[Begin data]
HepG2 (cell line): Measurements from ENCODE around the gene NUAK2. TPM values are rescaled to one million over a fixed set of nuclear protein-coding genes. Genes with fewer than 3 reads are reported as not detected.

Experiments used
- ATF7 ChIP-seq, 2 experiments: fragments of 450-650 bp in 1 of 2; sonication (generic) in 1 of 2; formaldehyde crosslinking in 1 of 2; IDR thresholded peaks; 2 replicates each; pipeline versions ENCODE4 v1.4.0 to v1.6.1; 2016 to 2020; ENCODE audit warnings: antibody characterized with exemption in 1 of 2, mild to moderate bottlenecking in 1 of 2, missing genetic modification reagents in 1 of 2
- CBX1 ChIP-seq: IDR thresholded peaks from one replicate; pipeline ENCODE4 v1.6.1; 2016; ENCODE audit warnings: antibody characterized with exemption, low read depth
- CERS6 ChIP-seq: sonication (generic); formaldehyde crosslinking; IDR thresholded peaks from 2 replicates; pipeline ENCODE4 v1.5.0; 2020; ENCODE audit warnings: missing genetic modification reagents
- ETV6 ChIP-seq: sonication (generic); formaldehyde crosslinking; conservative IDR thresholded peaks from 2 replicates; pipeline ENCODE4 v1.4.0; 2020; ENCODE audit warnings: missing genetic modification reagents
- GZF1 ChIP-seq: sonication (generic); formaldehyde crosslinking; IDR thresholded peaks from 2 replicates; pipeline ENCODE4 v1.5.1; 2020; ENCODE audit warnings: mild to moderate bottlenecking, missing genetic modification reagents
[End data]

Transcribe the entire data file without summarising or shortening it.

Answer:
HepG2 (cell line): Measurements from ENCODE around the gene NUAK2. TPM values are rescaled to one million over a fixed set of nuclear protein-coding genes. Genes with fewer than 3 reads are reported as not detected.

Experiments used
- ATF7 ChIP-seq, 2 experiments: fragments of 450-650 bp in 1 of 2; sonication (generic) in 1 of 2; formaldehyde crosslinking in 1 of 2; IDR thresholded peaks; 2 replicates each; pipeline versions ENCODE4 v1.4.0 to v1.6.1; 2016 to 2020; ENCODE audit warnings: antibody characterized with exemption in 1 of 2, mild to moderate bottlenecking in 1 of 2, missing genetic modification reagents in 1 of 2
- CBX1 ChIP-seq: IDR thresholded peaks from one replicate; pipeline ENCODE4 v1.6.1; 2016; ENCODE audit warnings: antibody characterized with exemption, low read depth
- CERS6 ChIP-seq: sonication (generic); formaldehyde crosslinking; IDR thresholded peaks from 2 replicates; pipeline ENCODE4 v1.5.0; 2020; ENCODE audit warnings: missing genetic modification reagents
- ETV6 ChIP-seq: sonication (generic); formaldehyde crosslinking; conservative IDR thresholded peaks from 2 replicates; pipeline ENCODE4 v1.4.0; 2020; ENCODE audit warnings: missing genetic modification reagents
- GZF1 ChIP-seq: sonication (generic); formaldehyde crosslinking; IDR thresholded peaks from 2 replicates; pipeline ENCODE4 v1.5.1; 2020; ENCODE audit warnings: mild to moderate bottlenecking, missing genetic modification reagents